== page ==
Curiosity is the libido of art, and photographer Garry Winogrand was its visual Don Juan.
Over a 40-year career, he photographed with prodigal fascination the cities, foibles and mores of America. He pointed his Leica, with its wide- angle lens, at a roiling chaos of visual information. Anything might tickle his curiosity.
So prolific was he, promiscuous some might say, that at his death in 1984 at age 52, he left behind a third of a million exposures either undeveloped or unedited. He could never catch up in the darkroom with the conquests of his shutter button.
To be more specific: He ran through film like an alcoholic runs through gin. He left behind 2,500 rolls of film undeveloped, 6,500 rolls developed but not edited or printed and about 300 contact sheets unedited.
The pictures he did print are often enigmatic: You can’t always tell why he took a particular picture, at least until you look long and hard, and look through an entire box of them. Then, Winogrand’s odd world view takes hold and his pictures become addictive. It is a Winogrand world.
Someone once said, “The world is not only stranger than you imagine, it is stranger than you can imagine.”
In many cases the photographs he left are jokes we can enjoy. An elephant’s trunk stretches across the frame to catch some peanuts dropped from a hand. No elephant in the picture; no person. Just hand and trunk.
A middle-age couple sit in a convertible on Park Avenue in Manhattan; an angry monkey perches on the seat back. What does such a thing mean?
A bagpiper in full Scots drag plays a bagpipe in a men’s room in front of a rank of urinals.
Few of the pictures have titles, and for those that do, the titles tell us very little: Park Avenue, New York, for instance, for the scowling monkey, or Apollo 11 Moonshot, Cape Kennedy, Florida. That picture shows a crowd of people from the back watching — and photographing — a rocket launch, while one small woman in the foreground looks in the opposite direction and makes a picture — we can never know of what — with her Kodak Instamatic.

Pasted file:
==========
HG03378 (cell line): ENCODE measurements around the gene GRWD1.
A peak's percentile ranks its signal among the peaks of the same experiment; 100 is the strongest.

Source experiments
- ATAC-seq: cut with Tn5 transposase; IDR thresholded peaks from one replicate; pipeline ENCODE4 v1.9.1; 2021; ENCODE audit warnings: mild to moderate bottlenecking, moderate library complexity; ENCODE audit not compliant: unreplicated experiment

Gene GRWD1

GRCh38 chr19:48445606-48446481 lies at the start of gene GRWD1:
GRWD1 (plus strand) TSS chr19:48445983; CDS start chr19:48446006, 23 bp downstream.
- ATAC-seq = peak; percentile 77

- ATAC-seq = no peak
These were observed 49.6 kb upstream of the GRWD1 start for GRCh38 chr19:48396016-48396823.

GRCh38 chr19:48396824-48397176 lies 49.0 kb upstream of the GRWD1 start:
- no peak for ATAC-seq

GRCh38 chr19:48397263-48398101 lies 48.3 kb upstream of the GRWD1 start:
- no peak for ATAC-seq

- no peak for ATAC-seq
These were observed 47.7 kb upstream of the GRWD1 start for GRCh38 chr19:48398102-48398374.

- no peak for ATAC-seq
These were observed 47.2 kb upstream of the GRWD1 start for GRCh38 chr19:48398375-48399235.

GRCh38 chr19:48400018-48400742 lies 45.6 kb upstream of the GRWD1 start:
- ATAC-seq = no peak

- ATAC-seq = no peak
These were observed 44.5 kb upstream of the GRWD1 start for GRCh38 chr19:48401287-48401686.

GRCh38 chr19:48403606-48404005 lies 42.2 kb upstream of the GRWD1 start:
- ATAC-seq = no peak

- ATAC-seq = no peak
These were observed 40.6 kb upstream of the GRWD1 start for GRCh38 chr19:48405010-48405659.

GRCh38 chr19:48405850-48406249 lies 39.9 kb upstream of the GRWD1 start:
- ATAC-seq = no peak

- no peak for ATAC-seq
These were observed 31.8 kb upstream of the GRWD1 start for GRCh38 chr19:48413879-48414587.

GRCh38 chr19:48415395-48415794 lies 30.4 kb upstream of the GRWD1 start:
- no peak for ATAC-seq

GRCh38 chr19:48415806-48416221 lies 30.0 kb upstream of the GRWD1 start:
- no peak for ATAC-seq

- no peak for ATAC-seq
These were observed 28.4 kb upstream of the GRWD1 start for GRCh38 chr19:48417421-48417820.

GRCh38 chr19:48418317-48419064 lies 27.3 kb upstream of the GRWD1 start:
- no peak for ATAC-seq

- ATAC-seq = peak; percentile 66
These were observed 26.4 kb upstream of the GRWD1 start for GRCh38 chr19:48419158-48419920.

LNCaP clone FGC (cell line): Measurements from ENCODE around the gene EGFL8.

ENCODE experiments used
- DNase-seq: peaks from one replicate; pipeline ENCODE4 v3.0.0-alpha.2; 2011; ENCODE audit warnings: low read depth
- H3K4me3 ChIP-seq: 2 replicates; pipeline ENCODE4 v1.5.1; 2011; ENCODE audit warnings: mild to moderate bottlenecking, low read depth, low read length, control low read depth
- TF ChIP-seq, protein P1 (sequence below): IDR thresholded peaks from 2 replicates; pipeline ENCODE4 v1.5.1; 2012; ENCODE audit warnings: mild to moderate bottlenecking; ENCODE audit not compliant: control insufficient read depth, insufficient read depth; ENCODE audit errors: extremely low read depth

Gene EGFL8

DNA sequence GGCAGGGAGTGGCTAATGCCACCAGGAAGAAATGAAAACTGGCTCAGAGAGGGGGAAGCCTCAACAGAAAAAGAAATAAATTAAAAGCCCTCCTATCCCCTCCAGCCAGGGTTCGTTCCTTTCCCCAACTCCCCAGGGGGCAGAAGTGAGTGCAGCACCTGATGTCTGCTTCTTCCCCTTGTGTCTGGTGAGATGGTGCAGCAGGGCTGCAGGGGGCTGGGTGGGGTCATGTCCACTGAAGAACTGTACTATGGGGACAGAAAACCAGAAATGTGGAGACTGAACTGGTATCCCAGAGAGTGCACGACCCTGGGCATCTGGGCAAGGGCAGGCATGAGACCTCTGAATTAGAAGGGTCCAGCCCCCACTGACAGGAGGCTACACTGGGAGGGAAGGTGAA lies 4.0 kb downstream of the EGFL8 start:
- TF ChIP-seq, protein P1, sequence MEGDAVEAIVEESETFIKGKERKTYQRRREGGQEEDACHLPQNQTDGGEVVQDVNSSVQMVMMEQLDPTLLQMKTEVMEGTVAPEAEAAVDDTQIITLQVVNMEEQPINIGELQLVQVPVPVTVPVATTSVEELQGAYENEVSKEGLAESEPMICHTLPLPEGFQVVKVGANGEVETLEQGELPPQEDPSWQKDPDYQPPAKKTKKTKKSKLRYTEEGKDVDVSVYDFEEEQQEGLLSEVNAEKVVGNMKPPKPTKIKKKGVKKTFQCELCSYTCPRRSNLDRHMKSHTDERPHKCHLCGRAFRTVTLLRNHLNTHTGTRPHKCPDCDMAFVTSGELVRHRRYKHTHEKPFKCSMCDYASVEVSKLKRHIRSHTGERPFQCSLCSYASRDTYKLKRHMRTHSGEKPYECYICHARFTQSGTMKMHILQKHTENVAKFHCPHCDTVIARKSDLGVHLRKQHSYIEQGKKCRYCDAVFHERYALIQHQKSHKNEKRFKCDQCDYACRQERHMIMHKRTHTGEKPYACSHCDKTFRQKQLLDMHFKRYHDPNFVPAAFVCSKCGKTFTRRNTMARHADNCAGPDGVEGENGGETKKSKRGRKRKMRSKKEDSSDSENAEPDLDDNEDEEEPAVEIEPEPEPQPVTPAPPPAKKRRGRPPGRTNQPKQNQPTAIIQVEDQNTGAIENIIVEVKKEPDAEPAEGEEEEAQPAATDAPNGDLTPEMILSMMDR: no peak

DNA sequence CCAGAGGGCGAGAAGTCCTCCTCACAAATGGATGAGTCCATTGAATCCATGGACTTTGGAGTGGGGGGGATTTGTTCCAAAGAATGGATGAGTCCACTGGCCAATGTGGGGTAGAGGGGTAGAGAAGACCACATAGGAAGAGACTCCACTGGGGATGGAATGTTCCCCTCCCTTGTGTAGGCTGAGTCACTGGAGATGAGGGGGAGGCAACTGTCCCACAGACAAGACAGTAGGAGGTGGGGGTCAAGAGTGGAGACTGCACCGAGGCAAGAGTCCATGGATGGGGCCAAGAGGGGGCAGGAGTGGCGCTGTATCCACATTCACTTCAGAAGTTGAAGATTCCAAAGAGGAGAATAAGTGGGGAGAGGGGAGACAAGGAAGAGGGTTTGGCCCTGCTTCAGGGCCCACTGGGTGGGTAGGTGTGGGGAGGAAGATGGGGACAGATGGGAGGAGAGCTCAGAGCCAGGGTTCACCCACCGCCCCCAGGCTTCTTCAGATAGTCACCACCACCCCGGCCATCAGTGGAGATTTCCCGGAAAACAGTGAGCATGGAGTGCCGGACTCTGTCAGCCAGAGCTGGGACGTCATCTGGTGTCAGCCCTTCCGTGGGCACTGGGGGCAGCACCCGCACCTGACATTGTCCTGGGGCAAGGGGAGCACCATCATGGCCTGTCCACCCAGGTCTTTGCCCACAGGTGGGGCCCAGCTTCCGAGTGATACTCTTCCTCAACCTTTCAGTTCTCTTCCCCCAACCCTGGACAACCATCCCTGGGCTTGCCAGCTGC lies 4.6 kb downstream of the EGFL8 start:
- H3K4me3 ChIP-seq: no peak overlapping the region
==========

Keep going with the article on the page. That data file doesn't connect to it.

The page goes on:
But more often than not, the punch line is equivocal; more often it looks as if there must be a joke we do not get. It is on this edge of comprehension, subtle and uncomfortable, that Winogrand’s most important photography creates its meaning. For pictures with punch lines, Elliott Erwitt is much more consistently funny. But Winogrand tells us something deeper and more disquieting.
Most of us live in a world where things proceed largely as we expect them to. We hardly notice the anomalies. Winogrand was never so acculturated that he had conventional expectations; it freed him up to see what was really in front of him. Nixon Attorney General Elliot Richardson in a press conference alone and isolated — small — at a folding table and surrounded by tape recorders. A man and a woman — their backs to us — stare at a gorilla in a zoo; the gorilla stares back.
Other photographers made consciously surreal pictures — Les Krims, for instance, who taped dozens of photos to his mother’s nude body, or Duane Michals, who used camera trickery to show a soul departing through an apartment window.
But it isn’t just the world by itself. As Winogrand insists, it is the world wrung through a camera lens. The act of making a picture changes the world.
He often said he made pictures to find out what the world looked like in photographs. And there is an awareness in Winogrand’s work that photographs rewrite reality. He makes us question our belief in the supposed truthfulness of photographs.
Winogrand knew that the four edges of a picture frame are a cookie cutter that slices out a bit of reality’s dough and separates it from its context and remakes the facts. No doubt there were a bevy of reporters listening to Richardson’s comments, but because they don’t appear inside the image frame, they cease to exist. This is what Winogrand means when he talks about seeing how something looks in a picture. It is changed. Utterly and inutterably.